We of course have the two robot landers on the surface of Mars (Spirit and Opportunity). The Spirit Rover recently went into hibernation mode and is no longer communicating with us—the Mars Exploration Rover website states that “Spirit remains silent at her location on the west side of Home Plate. No communication has been received from the rover since Sol 2210 (March 22, 2010). It is likely that Spirit has experienced a low-power fault and has turned off all sub-systems, including communication, and gone into a deep sleep, trying to recharge her batteries.” The Opportunity Rover however is still making her way to Endeavor crater and drove on the planet five times within this past week.
These rovers have found evidence that once upon a time, water did flow freely on the surface. In fact, just a few years ago the Mars Reconnaissance Orbiter sent us photographs of layering on the bedrock. On the surface of the Earth, if you have flowing water it produces the same type of layering effect which looks like rings of halos that permeate the bedrock. This indicates that water can still flow on the surface of Mars. Many people would say “So what? Even if we find evidence of tiny little pockets of water on the surface; this certainly does not indicate that there is life. Mars seems to be a lifeless planet unless there are hot springs under the surface.” However, there is some good news to this. If there proves to be large quantities of water of Mars, it means that one day we could possibly use that for things like rocket fuel. We could use electrolysis to break apart water into hydrogen and oxygen and then use the re-combination as a form of rocket fuel. Some people have even suggested that we should give our astronauts a one-way ticket to Mars which would give them an added incentive to figure out a way to create enough fuel for a return trip back home.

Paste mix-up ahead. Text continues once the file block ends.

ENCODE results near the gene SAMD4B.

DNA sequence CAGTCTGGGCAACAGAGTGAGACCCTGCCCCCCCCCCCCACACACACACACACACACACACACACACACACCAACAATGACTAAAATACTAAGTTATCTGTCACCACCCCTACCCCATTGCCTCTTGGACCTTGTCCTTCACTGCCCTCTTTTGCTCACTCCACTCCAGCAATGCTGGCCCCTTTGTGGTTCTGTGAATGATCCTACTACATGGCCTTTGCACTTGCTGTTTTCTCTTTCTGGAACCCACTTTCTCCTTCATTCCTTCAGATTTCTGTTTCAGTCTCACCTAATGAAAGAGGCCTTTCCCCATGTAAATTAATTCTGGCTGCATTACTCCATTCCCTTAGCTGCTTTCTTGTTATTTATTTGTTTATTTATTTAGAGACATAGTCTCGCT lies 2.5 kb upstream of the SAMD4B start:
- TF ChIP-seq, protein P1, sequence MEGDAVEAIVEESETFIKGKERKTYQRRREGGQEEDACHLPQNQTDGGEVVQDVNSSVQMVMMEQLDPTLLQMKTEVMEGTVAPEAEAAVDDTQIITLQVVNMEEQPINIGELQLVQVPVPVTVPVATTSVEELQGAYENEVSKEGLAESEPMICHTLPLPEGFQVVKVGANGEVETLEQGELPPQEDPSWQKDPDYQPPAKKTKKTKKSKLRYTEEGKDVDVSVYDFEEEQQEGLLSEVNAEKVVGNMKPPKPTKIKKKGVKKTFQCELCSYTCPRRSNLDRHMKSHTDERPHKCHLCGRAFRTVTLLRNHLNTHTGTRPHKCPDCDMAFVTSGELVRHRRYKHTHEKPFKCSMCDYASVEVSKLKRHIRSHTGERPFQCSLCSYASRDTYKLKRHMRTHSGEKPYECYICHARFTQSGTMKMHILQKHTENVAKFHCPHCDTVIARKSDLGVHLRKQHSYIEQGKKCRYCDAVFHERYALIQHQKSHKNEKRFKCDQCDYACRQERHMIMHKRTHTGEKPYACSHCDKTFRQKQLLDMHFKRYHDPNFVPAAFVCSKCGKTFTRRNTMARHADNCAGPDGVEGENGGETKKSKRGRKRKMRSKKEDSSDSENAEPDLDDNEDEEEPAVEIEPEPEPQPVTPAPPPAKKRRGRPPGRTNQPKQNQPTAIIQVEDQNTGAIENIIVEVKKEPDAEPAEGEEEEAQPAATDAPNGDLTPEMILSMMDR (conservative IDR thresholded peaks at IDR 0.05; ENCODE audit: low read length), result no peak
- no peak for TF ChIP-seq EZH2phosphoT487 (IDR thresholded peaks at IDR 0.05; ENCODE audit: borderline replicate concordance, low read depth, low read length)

Even while we search for evidence of liquid water on Mars, there are still almost a billion people here on Earth that lack a reliable source of clean drinking water. Earlier this year at the UN water conference, a NASA scientist (Essam Heggy) suggested using a ground-penetrating satellite radar originally developed for Mars to find water in the desert areas such as the Middle East and Africa. According to Heggy, the NASA radar can penetrate down (up to half a mile) to find liquid water with hopes of construction efforts to tap into them for the creation of wells.
So, in closing, we have learned that the most advanced satellites created strictly for purposes of searching for liquid water on other worlds have started to become beneficial to searching for water on desert ravaged lands here on Earth. We have hopes that in the future, with the help of NASA technology, clean drinking water can be provided to nations that have otherwise struggled to have something as simple as clean drinking water.